State subsidies are like any vice: bad but terribly tempting, especially when everyone else has them. The UK, let loose from European rules, has ignored its own torrid record and is haring down the state aid path.

This is odd. British largesse has mostly failed to support sustainable business. Automaker British Leyland went down in a blaze of ignominy despite a state transfusion of £3.2bn, or £14bn in today’s money. Other titans of British industrial prowess, nurtured as state champions in the 1960s and 70s, similarly fell by the wayside. Who today remembers Marconi or International Computers Limited?

More recent clangers have occurred, too. Guaranteeing funds for metal tycoon Sanjeev Gupta to build plants in Scotland looks like a poor decision now that he is under investigation by the UK accountancy watchdog. Politicians, it transpires, do not pick winners well.

Do not expect that to stop them. De-globalisation, which shatters supply chains and encourages the erecting of protectionist barriers every which way, means more rather than fewer subsidies. Take semiconductor chips. European nations are committing €145bn to designing and producing local semiconductors. The US plans to stump up $37bn. Japan has identified chip making a national project.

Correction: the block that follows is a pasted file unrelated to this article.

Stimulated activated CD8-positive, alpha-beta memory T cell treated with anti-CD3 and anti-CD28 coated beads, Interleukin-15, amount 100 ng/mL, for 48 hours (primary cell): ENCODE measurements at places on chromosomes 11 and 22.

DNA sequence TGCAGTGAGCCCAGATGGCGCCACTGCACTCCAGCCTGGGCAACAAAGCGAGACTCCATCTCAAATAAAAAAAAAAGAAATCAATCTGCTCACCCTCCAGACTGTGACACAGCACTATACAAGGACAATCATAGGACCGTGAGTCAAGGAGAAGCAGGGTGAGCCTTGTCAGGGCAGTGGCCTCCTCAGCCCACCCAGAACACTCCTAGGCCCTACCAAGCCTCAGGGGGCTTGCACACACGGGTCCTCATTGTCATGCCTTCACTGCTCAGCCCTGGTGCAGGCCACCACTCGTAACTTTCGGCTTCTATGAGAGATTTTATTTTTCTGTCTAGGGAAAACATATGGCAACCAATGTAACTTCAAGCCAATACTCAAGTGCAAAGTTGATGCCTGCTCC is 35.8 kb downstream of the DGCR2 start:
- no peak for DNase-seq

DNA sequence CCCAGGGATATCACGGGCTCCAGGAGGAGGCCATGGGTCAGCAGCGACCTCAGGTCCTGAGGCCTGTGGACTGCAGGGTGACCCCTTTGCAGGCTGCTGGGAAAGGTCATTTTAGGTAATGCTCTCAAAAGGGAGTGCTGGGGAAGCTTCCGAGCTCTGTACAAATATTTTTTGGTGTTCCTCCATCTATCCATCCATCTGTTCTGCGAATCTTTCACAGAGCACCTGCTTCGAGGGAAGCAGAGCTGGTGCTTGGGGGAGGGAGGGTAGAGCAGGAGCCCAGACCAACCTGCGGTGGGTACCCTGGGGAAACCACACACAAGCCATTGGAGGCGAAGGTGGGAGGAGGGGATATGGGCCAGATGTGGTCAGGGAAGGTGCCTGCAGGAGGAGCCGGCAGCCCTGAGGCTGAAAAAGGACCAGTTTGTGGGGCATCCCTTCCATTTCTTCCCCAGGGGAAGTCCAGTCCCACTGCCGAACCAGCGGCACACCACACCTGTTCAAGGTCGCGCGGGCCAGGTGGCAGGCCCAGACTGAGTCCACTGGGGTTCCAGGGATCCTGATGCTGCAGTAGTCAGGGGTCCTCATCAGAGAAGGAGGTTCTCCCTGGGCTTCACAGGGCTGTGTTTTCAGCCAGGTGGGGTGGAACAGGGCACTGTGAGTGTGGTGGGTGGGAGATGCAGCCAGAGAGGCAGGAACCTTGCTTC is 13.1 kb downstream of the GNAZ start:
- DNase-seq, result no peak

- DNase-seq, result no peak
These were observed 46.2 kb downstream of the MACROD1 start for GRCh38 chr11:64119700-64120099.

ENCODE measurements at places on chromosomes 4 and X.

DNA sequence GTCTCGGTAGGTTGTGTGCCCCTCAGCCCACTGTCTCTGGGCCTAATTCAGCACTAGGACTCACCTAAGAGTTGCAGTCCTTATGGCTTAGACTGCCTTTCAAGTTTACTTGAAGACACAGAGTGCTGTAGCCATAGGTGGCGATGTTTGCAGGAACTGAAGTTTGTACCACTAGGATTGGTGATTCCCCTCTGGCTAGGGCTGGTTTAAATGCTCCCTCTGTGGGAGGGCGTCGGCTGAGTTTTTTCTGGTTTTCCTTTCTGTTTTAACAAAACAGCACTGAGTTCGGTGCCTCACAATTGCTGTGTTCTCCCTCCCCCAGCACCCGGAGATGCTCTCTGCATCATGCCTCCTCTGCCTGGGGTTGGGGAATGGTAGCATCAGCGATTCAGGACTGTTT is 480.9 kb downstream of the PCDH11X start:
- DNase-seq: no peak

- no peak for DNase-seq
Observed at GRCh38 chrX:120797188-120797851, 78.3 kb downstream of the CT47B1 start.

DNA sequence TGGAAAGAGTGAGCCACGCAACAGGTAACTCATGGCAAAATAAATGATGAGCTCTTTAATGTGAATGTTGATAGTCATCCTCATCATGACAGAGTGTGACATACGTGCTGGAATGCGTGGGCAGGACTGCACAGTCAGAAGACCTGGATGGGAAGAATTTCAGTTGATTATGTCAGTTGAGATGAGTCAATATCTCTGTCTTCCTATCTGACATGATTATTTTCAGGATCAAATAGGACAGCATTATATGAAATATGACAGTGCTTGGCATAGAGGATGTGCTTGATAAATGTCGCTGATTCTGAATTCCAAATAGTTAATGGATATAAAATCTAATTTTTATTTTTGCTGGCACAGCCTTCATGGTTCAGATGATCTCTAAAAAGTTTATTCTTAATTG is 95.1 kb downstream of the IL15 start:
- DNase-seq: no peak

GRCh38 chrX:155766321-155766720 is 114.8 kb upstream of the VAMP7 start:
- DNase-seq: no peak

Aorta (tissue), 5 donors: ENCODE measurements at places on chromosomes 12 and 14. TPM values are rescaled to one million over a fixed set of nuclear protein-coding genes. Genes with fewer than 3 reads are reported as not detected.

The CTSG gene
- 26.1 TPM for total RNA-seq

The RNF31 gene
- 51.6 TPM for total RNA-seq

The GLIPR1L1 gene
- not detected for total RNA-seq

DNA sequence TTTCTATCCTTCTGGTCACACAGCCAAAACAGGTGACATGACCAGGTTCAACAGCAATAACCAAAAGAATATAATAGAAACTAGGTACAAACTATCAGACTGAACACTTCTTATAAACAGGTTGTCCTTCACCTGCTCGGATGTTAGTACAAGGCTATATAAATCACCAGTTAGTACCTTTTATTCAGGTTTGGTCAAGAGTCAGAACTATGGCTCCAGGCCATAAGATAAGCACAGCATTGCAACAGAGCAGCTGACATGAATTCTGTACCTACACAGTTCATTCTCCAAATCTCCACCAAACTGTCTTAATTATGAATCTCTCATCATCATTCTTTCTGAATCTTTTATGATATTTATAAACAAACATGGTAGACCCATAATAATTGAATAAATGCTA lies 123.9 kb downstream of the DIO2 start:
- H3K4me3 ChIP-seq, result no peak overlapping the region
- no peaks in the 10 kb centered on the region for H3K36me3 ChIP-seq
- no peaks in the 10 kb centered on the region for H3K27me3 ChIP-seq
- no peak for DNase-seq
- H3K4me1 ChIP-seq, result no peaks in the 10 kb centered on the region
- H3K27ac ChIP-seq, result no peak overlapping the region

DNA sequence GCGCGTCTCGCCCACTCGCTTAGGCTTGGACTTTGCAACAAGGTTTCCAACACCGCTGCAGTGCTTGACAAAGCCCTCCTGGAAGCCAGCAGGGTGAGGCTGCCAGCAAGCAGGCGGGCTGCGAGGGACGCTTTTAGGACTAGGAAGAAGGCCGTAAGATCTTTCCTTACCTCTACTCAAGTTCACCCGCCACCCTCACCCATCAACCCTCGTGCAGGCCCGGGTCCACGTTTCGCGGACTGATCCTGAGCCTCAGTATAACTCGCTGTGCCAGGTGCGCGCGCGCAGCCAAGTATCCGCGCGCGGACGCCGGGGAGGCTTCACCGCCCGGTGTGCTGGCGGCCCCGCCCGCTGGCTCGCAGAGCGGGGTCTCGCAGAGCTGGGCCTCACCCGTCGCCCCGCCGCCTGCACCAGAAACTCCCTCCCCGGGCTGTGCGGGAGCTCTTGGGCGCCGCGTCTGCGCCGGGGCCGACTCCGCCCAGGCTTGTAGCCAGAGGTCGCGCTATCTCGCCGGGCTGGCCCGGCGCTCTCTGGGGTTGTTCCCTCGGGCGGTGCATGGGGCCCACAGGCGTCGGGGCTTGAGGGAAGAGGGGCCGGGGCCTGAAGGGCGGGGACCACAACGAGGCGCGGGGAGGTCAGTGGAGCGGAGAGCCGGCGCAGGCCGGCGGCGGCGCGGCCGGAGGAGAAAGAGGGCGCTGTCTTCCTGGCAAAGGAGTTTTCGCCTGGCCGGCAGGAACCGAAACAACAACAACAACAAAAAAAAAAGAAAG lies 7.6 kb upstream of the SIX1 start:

Other sectors, particularly in tech, also receive state resources via government policy. Washington is irked at Beijing’s Made in China 2025 blueprint — derided as the Chinese government’s bid “to steal and subsidise and ultimately compete its way to the top of the global production value chain”. It has responded with a rather similar US version.

Under the mammoth Innovation and Competition Act, Washington earmarks some $120bn for areas championed by Beijing, including AI and quantum computing.

Britain’s own bespoke subsidy system will be “simple, nimble and based on common sense principles”, according to business minister Paul Scully. Those words should raise yellow flags. Nimbleness and speed sound like badly suited attributes for a government which has already received accusations of cronyism during the pandemic. Common sense principles jibe with the tardy rollout of a homegrown track and trace app, six months after development of similar apps elsewhere using open-source technology.

Pre-pandemic, the world was already spending hundreds of billions of dollars propping up selected sectors and companies. Subsidies, like currency devaluations and tax breaks, inevitably entail a race to the bottom. The chase is on.